Says TU member David Schroeder, who heads the committee that's tackling the problem: "This situation is unique. We want non-consumptive rights to the water in order to protect the fishery. Texas doesn't have any other trout streams, so if we can get a more sustainable habitat with more and more of the larger trout in the stream, the resource would be worth more."

Currently, the GBRA, under an agreement with the Army Corps of Engineers and TNRCC, controls the amount of water that flows through the dam and has the right to divert 50,000 acre-feet annually. It sells this water to surrounding counties and towns, while protecting those who live below the dam from flooding. As the region grapples with growth, GBRA has requested rights to up its allowance to 90,000 acre-feet. (An acre-foot equals water a foot deep spread over an acre, and each untreated acre-foot of water sells for $61.) The increase in water being removed would be compensated by a "subordination" of several small hydroelectric dams the authority runs, thereby increasing the water available in the reservoir.

Judy Gardner of the GBRA says the new proposal is chiefly designed to make sure that local needs are met and that the plan has no provision to protect the fishery. "The permit request is based on projected demand increases due to the region's growing population," Gardner says. "It's not like we're a corporation. Anything we would earn we would put back into water programs."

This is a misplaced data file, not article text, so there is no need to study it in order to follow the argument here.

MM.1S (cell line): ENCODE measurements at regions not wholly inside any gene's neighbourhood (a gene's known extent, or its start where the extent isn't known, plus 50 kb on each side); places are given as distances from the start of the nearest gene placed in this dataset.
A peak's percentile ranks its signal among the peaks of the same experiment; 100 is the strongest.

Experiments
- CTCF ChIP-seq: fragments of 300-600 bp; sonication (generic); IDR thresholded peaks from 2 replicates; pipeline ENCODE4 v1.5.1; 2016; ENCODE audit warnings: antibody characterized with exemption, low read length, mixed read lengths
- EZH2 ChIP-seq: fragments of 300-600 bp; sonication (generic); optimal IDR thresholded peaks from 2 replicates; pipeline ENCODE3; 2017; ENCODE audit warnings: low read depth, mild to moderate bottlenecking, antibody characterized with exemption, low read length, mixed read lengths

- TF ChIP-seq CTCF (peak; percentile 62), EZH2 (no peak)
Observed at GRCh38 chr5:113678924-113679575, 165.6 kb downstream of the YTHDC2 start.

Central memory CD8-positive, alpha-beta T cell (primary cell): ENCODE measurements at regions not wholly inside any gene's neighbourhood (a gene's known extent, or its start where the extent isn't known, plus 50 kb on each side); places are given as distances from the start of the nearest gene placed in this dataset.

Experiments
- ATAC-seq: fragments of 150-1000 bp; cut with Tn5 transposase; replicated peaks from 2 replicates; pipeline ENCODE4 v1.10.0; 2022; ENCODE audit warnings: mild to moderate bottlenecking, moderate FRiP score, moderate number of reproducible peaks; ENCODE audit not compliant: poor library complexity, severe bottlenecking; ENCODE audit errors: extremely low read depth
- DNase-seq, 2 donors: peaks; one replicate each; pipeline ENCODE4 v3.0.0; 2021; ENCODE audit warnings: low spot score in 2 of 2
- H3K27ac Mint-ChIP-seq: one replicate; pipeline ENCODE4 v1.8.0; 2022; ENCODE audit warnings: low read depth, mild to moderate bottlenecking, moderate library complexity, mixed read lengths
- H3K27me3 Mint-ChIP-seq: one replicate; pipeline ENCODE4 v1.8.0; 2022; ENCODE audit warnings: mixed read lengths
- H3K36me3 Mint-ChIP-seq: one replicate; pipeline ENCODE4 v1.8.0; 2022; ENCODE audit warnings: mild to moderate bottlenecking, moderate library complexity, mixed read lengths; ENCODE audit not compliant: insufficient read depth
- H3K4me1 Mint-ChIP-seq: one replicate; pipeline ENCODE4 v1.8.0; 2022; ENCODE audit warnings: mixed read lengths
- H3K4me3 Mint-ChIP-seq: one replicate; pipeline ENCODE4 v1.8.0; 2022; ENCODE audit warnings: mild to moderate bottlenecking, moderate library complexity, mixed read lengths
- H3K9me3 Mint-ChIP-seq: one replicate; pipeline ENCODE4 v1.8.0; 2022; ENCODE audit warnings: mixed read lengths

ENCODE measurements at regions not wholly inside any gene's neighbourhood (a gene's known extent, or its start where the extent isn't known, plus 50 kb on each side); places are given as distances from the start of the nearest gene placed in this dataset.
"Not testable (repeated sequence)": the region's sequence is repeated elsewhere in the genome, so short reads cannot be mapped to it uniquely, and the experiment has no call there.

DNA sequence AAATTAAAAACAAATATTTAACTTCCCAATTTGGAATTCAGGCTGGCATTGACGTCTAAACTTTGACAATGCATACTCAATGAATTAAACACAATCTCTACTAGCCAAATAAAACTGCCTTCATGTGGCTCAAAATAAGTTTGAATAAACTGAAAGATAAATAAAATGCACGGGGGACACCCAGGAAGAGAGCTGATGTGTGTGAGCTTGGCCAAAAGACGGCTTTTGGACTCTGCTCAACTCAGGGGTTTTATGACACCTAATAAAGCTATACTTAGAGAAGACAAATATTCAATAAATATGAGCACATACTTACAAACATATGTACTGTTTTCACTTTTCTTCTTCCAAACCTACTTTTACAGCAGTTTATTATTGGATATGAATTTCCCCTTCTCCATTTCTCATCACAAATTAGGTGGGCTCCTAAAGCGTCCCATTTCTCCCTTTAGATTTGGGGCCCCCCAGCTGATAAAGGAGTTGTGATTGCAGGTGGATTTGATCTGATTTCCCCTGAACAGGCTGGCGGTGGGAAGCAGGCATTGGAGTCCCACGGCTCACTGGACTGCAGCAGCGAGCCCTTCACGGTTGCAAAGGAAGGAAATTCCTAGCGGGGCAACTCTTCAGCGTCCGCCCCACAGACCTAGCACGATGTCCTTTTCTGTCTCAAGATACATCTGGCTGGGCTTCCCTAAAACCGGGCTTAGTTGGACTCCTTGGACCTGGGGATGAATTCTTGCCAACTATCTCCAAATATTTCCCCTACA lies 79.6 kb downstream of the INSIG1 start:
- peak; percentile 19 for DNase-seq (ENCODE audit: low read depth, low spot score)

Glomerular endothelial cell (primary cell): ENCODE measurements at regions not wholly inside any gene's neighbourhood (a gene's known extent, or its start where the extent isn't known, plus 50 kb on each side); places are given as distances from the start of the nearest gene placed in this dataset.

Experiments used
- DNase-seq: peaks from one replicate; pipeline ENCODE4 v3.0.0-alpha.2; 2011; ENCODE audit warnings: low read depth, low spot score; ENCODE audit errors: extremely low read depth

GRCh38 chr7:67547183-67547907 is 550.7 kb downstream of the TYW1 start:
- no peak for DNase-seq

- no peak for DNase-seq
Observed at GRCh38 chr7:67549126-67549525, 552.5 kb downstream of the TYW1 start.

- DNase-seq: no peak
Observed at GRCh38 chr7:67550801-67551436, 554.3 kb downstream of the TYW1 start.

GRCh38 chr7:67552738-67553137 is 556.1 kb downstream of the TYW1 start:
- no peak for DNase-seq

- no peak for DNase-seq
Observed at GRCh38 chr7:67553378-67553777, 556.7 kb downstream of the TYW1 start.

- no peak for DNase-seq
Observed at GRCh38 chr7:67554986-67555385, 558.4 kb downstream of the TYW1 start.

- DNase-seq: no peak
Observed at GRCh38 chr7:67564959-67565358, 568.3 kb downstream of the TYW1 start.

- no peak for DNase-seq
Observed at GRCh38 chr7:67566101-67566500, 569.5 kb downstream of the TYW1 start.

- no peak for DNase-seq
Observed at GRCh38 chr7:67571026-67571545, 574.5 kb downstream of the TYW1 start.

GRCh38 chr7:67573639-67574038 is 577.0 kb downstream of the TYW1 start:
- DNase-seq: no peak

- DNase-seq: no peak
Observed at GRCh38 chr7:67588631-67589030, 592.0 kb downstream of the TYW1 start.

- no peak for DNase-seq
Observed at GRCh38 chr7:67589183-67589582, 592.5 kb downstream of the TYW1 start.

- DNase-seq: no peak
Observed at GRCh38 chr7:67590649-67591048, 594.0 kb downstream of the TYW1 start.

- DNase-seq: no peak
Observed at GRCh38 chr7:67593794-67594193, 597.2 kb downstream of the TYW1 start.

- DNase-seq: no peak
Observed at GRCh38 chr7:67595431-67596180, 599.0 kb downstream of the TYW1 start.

The application, which the TNRCC began reviewing in mid-August, calls for the construction of a 43-mile pipeline spanning the Guadalupe River basin and also a water treatment plant near Canyon Reservoir, with the capacity to treat nearly 10 million gallons per day. Those with contracts to use this water would end up paying a little more than $2 for each thousand gallons. Although the permit is still pending a technical review by the TNRCC, the nuances of water law allow GBRA to set up a series of contracts that could help pave the way for this new deal.

Going Against the Flow

Steve Magnelia, a state fishieries biologist with Texas Parks and Wildlife, says that without placing some limits on how and when the water is taken out of Canyon Reservoir, it will be impossible to maintain the year-round trout population that has emerged below the dam during the past few years. The only way to keep the water cool enough to sustain the trout, he says, is to make sure that the flow stays above 200 cubic feet per second through the late summer months.

If water levels drop, Magnelia says, the result is dead fish -- as were seen at the beginning of August when flows were lowered to 100 cubic feet per second and people reported seeing lots of dead trout downstream. Magnelia adds that when water levels drop it creates problems not just for trout, but for people too. "It just diminishes recreational opportunities," he says. "The key is that when they say on average 200 [cubic feet per second] for the summer, what they mean is they run it at about 350 for half the summer and then run it at 100 for half."

Rafters on the Guadalupe